The news conference will be held at Hoover High School’s Woodshop Building, which was the first Proposition S project bid under the union-only terms of the PSA. The project had to be bid twice. Only five bidders bid the first time, and the low bidder from Stanton, California was 35% over the District’s budget. All bids were rejected, and the District rebid the same project. This time there were only four bidders, and the low bid was about 26% over budget. A comparable project was bid about the same time by another school district that does not impose a union-only PSA on its projects. 17 bids were received, and the low bid was about 25% under budget.


Comments 8

  1. Hat Tip to Pat Flannery who holds the Career Record
    for attending the most closed-to-the-public events
    which-affect-the-Public, and then asking pointed
    questions once he gets there. He has taken his
    share of body blocks and physical confrontations
    for doing so.

    Like Captain Kirk, he boldy goes where no Blogger
    has gone before.

  2. Erica,

    Sometimes you have to dig a little deeper into the numbers:

    “Another failure of the union-only PSA relates to local workers. The Building Trades promised that 70% of the craft workers would be residents of the San Diego Unified School District. As of December 1, 2011, only 40% of the craft workers working on the projects reside in the District.”

    The above is a true statement. However, a deeper look tells an interesting story. When the craft worker was one of the contractors’ “core employees,” less than 20% resided in the district. However, of those workers that were referrals from a Union, 53% (more than 2 1/2 times the rate that would have been seen without the PSA) resided in the District.

    Now let’s look at the numbers from targeted ZIP codes, those from the poorest areas of the District. The PSA set a goal that 35% of the craft workers would come from these areas. Of the contractors’ core employees, only 13-14% reside in one of the targeted ZIP codes;On the other hand, 41% (more than triple the rate that would have been seen without the PSA) of those who were referred by the Unions come from the targeted area.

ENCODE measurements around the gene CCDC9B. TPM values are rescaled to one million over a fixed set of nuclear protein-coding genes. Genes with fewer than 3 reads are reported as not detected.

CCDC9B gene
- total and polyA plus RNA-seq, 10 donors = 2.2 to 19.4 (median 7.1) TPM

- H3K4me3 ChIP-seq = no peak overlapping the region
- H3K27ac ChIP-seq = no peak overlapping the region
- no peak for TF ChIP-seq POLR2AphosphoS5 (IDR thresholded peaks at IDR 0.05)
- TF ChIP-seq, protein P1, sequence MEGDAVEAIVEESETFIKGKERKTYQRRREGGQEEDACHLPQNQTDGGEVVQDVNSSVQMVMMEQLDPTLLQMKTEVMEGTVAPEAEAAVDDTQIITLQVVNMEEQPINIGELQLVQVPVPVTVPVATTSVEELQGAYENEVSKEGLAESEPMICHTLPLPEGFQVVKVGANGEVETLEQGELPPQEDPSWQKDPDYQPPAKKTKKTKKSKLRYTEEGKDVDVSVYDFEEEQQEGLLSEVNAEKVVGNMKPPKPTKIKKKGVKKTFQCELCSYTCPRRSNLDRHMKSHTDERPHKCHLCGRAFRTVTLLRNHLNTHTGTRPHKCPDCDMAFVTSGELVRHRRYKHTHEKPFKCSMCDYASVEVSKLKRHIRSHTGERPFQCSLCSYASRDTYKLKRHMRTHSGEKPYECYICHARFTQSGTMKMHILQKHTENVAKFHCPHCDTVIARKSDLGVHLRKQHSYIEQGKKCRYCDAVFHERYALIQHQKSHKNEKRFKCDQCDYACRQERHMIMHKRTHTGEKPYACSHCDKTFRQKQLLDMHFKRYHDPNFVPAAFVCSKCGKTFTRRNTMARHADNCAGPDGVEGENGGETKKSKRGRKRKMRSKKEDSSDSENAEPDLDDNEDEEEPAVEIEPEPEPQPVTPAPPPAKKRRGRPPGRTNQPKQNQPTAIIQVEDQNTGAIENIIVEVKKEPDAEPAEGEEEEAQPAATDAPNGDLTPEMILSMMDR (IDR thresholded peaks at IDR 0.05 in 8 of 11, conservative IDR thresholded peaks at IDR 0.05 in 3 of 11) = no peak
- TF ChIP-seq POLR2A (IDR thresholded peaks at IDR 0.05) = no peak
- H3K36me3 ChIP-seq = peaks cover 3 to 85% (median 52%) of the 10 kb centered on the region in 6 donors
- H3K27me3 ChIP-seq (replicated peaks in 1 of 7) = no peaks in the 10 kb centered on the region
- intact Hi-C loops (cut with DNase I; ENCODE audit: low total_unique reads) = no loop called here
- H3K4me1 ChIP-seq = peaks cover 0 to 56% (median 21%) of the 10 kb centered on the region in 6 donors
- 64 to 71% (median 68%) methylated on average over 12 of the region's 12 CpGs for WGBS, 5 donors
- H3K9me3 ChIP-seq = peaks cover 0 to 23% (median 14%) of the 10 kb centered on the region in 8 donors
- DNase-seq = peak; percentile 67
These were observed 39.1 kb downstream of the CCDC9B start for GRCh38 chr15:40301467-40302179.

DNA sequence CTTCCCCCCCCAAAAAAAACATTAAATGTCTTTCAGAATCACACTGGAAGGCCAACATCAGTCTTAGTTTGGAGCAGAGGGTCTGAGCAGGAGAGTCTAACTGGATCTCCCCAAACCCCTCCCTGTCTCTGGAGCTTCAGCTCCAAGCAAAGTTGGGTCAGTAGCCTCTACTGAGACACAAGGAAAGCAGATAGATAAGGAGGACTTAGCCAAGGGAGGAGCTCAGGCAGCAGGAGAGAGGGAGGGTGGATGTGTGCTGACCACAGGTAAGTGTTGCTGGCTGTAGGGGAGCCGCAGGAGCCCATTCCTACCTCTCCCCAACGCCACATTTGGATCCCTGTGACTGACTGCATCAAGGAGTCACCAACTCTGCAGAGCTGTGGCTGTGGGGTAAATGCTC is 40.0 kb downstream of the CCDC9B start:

The PSA may not be perfect, but if theobjective is targeted local hire (jobs, jobs, jobs), then it has proven that having the Unions provide the work force is an effective way to meet that objective.

  3. This is Horrid.


    All they did was take 16 PSA projects and 4 non-PSA projects (without saying why) and then compared the averages. They made no efforts to say whether or not the PSA and non-PSA projects were similar or tried to control for size.

    This is about as bad as it gets and makes absolutely NO sense. Scott should absolutely no better (BTW, he endorses prop S). Really a bad way to start the weekend.

  4. Post

    Dear Erik:

    Thanks for posting the reports. Very interesting.

    I’d like to know the bottom line of the project list after accounting for anticipated cost overruns.

    Best, Erica

  5. You can find that on pg. 179 of the full report.

    Here is what they did (and if this doesn’t convince you that SDUSD is COMPLETELY corrupt and without morals nothing will – and ditto Rae and Parker.

    Without explaining methodology they took 20 projects: 16 built under PLA and 4 not. They then derived the average total cost of those 2 sets. They were about equal. Thus the conclusion (worthy of Clinton’s lawyer) that “PLA and non-PLA projects cost the same”. In other words, no effort to control for different sizes, types, dates, etc. No explanation for selection. It is the same as saying that I can find 16 minority children; 4 non-minorities; compare the AVERAGE test score and conclude – “no achievement gap”.

    Most studies, pro and con, have used “cost per square foot” to try to START comparisions because, all things being equal, we would expect a 10,000 square foot building to cost less than a 50,000 square foot one. These scholars then use regression techniques to control for things like the number of stories, inflation, presence of pools, difficult construction settings, etc. etc. Rae and Parker did none of these things. Again, they took 4 non-PSA and 16 PSA projects and found the average total cost of projects were about the same.

    What you COULD conclude is that from these 20 projects the SIZE of the CONTRACT for the 2 sets were abuot the same. But that is far different then the question that most were asking when they directed P&R to compare the cost of construction under and not under a PSA.

    I hate saying it, because I believe in public education, but I am now really mad. I promise (Rider are you listening) to work TIRELESSLY to drive this district into recievership because it is clear that only a top to bottom house cleaning will end the joke that is the district’s leadership. They have proven themselves to be craven fools and dishonest brokers.